The death of a loved one is hard on anyone, but this can pose a unique challenge when someone in your family has dementia. You may not be sure how you should tell the person with dementia about the death. What if they get upset and cry, but forget the next day and you have to tell them all over again when they ask for that person? How those with dementia cope with loss will be impacted by a variety of factors, such as the stage of their dementia, their relationship to the person who died, and their own personal way of grieving. Those who don’t have dementia go through set stages of grief (more or less) that involve acceptance of the loss, learning to live with the loss, and seeking out a new “normal.” This process is almost impossible for someone with Alzheimer’s. They may become agitated and restless, and while they may sense something isn’t right, they may confuse one loss with another. This most recent loss may trigger memory of losses from childhood. Let’s take this for example: Your mother may suffer from dementia. Her brother dies. You tell her he has died, but in her mind, the brother who perished was a child, as that’s how she remembers him. This makes the event even more tragic. All of these unknowns make it difficult on other family members to know how to approach the conversation. When do you tell them? How do you tell them? Should you repeatedly remind them of the loss when they forget in the weeks and months to come? This could make their grief much more painful. The role of a caregiver is never easy. Bringing bad news, especially news of death, to a person with dementia may be one of the hardest tasks you will face, so try to strike a balance between the right of the person with dementia to know the facts and their ability to absorb those facts, says Health Central.
Telling your loved one with dementia about a death is difficult. Here are some tips to help you through the process:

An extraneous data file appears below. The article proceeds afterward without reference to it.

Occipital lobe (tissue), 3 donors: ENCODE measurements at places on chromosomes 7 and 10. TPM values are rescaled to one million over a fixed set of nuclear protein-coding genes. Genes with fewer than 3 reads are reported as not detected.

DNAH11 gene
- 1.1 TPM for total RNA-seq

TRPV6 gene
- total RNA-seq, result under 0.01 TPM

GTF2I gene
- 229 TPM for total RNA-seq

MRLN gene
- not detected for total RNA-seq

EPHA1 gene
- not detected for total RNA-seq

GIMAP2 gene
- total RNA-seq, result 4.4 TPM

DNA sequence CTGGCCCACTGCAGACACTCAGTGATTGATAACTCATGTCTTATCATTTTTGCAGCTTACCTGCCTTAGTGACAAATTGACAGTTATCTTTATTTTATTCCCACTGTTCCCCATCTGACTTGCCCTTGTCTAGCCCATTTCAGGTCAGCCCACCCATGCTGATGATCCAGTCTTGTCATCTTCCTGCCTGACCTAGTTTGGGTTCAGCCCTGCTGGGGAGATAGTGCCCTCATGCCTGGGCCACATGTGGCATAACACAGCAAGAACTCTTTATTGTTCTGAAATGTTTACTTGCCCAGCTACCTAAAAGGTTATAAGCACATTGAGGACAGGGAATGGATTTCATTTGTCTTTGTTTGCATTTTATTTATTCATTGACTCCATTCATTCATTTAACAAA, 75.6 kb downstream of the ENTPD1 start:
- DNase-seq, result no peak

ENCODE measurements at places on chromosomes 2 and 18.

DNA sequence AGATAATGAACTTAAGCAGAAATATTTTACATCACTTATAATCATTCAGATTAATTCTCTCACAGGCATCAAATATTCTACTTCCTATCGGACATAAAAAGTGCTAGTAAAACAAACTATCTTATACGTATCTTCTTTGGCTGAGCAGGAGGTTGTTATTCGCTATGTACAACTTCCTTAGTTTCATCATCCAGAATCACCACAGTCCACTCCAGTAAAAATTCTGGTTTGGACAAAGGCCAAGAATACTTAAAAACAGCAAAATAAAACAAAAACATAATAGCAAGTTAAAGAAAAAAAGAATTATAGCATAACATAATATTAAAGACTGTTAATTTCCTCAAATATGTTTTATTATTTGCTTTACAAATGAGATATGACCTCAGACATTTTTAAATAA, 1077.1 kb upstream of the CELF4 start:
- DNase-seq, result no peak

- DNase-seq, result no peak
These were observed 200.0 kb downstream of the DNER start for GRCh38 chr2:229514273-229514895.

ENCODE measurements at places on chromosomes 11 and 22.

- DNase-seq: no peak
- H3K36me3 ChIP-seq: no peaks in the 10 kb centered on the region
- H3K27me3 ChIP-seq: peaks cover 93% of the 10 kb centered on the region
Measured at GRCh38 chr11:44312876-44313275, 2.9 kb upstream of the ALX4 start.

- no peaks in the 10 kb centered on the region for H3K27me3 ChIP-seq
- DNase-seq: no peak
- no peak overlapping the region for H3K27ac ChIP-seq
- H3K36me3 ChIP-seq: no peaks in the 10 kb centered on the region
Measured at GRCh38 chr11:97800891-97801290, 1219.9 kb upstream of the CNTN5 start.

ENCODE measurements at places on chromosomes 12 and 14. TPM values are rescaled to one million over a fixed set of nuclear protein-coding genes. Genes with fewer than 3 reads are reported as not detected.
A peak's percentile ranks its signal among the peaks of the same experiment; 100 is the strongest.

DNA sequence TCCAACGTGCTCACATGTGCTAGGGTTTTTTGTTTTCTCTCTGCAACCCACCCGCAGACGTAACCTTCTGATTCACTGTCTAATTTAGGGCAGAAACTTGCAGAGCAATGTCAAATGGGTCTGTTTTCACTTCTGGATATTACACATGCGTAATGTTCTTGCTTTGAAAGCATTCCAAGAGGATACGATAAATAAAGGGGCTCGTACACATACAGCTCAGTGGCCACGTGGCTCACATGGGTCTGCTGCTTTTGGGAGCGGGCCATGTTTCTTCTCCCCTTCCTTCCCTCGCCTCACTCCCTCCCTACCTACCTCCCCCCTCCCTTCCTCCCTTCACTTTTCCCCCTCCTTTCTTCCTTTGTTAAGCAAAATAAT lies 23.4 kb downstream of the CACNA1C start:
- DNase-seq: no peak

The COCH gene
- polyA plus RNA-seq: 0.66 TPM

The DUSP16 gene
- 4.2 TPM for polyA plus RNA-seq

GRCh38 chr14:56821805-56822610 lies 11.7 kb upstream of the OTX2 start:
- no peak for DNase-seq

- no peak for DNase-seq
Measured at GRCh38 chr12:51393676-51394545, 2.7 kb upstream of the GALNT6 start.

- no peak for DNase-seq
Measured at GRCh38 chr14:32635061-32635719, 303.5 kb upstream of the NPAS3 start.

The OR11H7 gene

Tell them as soon as possible. They may sense something is wrong and will need information in order to understand, even if it’s just for a brief time.
Enlist the help of a friend or healthcare professional to tell them the news if you find you are too emotional to talk.
Pick a time for the conversation when the person with dementia is well-rested and seems coherent.
Use short, direct sentences without giving too many details that could overwhelm them.
Answer questions as honestly as you can.
Use to-the-point words like “died” instead of “passed away” or “at peace now.”
Don’t suggest that the person who has died will return later, as this may bring on agitation later when the person fails to return.
Support them with reassurance, such as by holding hands or hugging them.
Involve the person with dementia in the funeral planning. Assign them a simple task to make the death more real. They may even recognize the rituals surrounding death and act in an appropriate manner.
Assign a non-immediate family member to stay with them for the service (if they can attend), and who can remove them from the environment if they start to get agitated.
After the initial conversation, there are ways you can help the person with dementia accept the death over time, reinforcing the reality by:
Speaking in the past tense about the person who died, such as “I loved Dad’s holiday roast.”
Reminisce about the person who died, expressing your sadness. “I sure miss Mom. She was always joking around, wasn’t she, Dad? Remember when she….” and so on. Take out pictures and tell stories.
Realize they may not want to talk about the deceased loved one very often. Accept that, and take their lead.
If your loved one continues to ask to see the person who died because they have forgotten about the death, gently remind them their sibling, spouse, child has died. If this gets them upset, try:
Responding to their emotion, such as “You sound really frightened. I can help you with that.”
Checking in with their mood at the moment. If they are generally unaware and not feeling distressed, there is no need to bring up the reality of what happened right now.
Looking for patterns in the timing of their questions. If your father asks for your mother in the mornings, because that’s when your mom used to bring him his daily coffee, treat these times with extra sensitivity.
Use distraction when all else fails.
Every family has to come up with a solution that works for them. Be consistent, talk about the plan with other family members, and be supportive to the person with dementia. Family members should seek out support for themselves as well, to help them deal with the frustrating, painful and lonely feelings they are having during this time.